For this SibLing, I would make a single plywood washboard that is hinged on its lower edge and has framing on its sides and lower edge to overlap the lip. It would have non-slip on its inner face, as it's to be walked on. I would make the sloping hatch from a sheet of smoked acrylic, hinged on its top edge and with framing on its sides and top edge to overlap the lip. There might be a foam rubber seal around these edges, but I don't think that's essential. The lower edge of the hatch should overlap the washboard by enough to allow drips of water to run off outside, but there need not be a watertight seal here. In fact a small gap is useful for ventilation, so long as it only passes air, not water. There might be a piece of framing on the lower edge that extends upwards so as to cause water to run off at the corners, into the drainage channels.

    For a boat to go to the Southern Ocean, or to emulate Mingming's exploits, there would be no washboard, the bulkhead would extend over this area, and a Lewmar 70 hatch, or similar, would be mounted on the sloping face. But I would find that very inconvenient for less demanding cruising and living aboard. My view is that a companionway only needs to be watertight when a full rollover is a real possibility; a knockdown that puts the mast just below horizontal doesn't result in serious flooding, just some inconvenient splashes (how do I know? ;-) )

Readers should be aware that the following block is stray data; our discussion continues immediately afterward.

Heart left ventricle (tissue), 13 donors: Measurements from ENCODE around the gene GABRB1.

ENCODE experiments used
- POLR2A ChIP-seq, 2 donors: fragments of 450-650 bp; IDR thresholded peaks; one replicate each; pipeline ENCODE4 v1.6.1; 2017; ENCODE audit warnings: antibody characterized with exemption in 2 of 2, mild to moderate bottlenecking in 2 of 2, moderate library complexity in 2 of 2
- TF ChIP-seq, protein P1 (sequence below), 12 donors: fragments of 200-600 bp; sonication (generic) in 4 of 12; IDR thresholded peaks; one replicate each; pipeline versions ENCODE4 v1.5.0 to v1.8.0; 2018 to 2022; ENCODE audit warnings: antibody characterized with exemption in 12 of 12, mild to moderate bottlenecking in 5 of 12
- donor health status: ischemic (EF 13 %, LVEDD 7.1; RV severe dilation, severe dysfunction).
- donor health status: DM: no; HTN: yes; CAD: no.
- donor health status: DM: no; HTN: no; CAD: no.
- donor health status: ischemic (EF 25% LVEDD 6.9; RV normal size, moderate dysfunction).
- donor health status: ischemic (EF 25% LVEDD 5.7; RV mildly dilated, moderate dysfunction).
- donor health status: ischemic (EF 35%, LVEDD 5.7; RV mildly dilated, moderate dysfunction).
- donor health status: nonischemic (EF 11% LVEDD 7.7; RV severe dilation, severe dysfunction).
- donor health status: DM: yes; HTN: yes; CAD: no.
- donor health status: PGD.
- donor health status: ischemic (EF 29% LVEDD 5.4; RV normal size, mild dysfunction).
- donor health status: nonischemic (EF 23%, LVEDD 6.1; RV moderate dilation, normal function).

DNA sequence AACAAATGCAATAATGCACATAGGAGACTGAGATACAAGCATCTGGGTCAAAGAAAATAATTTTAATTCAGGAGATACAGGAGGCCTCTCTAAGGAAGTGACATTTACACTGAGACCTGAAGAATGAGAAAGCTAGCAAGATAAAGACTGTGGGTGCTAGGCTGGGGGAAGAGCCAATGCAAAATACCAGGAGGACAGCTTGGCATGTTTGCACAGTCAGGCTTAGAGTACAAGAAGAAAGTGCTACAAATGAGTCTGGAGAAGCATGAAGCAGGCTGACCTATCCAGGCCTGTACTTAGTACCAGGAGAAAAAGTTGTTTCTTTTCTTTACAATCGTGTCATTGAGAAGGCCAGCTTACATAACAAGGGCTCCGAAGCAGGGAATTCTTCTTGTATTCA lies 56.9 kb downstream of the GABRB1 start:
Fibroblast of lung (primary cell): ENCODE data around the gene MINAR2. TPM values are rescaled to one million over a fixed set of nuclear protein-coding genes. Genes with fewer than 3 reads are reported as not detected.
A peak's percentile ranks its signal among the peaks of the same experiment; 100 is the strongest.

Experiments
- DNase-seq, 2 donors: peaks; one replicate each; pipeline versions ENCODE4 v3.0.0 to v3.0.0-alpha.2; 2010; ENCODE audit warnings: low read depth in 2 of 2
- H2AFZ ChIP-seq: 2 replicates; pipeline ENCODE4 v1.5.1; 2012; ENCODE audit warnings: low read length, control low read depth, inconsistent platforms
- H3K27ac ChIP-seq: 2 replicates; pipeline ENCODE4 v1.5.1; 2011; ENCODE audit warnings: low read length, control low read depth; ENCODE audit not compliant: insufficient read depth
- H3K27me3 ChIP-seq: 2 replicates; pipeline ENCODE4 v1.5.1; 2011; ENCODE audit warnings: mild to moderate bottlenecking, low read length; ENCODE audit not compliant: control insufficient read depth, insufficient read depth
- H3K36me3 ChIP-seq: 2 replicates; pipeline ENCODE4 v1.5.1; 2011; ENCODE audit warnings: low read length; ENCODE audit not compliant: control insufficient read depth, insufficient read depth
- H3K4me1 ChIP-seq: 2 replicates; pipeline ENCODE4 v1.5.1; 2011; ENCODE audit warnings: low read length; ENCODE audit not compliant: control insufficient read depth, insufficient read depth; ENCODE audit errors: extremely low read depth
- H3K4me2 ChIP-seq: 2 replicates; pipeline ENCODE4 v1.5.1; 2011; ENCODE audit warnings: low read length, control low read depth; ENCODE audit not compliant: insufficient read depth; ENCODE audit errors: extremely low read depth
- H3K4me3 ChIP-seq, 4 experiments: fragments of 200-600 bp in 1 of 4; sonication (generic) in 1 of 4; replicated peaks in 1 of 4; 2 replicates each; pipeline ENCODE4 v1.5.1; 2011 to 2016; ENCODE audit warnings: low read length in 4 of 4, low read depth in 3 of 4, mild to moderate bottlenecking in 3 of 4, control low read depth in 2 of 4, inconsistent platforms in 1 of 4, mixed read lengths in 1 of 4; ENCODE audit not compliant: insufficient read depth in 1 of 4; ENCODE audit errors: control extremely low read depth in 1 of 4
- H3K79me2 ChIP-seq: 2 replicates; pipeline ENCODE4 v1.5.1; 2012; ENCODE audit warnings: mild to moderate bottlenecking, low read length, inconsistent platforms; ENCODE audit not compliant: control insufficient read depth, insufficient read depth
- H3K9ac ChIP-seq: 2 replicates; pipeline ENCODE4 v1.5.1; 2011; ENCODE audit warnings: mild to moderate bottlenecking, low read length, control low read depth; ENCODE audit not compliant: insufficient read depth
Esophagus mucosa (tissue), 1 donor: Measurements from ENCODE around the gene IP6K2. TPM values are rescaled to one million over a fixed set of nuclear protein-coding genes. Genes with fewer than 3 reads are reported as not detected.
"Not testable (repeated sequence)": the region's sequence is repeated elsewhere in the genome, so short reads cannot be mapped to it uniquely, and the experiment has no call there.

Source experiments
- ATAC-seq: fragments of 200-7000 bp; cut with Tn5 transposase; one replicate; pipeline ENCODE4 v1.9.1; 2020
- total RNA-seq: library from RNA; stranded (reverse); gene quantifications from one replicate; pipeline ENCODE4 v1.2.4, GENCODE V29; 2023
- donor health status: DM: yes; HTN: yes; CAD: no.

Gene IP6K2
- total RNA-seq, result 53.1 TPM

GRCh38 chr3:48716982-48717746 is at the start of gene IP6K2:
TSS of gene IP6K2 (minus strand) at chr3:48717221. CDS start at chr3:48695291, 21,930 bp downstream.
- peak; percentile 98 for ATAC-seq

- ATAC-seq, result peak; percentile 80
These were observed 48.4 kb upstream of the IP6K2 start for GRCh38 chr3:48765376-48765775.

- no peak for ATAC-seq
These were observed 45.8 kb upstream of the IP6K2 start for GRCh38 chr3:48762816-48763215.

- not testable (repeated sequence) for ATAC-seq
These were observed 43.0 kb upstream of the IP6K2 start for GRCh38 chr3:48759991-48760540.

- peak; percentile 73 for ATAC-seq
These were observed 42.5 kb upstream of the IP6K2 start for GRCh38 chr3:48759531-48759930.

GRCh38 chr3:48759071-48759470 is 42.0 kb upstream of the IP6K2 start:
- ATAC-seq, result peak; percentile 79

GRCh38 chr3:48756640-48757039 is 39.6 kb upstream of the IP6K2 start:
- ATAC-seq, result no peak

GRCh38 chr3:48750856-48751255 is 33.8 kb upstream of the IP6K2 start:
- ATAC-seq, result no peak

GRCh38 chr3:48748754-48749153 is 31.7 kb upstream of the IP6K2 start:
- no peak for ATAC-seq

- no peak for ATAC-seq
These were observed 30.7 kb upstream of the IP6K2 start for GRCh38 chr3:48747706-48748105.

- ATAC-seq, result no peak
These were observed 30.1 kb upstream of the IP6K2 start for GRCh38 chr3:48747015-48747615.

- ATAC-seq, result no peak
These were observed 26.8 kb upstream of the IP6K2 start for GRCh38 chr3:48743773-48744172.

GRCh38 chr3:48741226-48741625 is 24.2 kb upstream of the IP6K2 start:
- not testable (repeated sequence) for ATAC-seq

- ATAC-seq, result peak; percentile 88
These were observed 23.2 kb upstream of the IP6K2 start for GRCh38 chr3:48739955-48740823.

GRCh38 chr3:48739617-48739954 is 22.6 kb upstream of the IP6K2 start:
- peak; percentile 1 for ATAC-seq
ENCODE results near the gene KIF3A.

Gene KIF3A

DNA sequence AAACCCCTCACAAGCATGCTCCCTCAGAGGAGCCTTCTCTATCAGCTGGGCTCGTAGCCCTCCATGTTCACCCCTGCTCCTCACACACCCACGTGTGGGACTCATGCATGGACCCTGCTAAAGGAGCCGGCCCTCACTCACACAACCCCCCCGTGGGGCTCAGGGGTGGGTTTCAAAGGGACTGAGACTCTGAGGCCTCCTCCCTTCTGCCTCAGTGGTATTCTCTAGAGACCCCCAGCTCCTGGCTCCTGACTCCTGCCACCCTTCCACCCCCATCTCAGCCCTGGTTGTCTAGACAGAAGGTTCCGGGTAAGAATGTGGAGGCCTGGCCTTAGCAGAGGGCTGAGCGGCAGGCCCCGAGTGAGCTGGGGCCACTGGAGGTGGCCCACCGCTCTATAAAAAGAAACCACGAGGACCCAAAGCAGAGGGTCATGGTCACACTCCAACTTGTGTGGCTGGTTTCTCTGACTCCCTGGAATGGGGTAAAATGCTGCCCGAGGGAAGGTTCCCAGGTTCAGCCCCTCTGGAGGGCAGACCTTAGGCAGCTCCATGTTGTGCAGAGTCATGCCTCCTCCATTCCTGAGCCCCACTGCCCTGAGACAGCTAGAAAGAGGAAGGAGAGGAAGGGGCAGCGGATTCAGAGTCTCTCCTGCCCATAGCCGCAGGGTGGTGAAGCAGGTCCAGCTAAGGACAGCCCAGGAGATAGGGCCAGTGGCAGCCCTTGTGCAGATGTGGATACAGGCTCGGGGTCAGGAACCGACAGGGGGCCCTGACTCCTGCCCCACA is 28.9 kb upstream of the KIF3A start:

Last modified: 16 Mar 2021 08:10 | Anonymous member
  • 15 Mar 2021 10:00
    Reply # 10198045 on 10182961

    Hi David. 

    I like that companionway design. Maybe something I can use on my build.

    Kind of sloped Dutch double door. 

    Want elaborate on that idea?

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    Last modified: 15 Mar 2021 10:02 | Anonymous member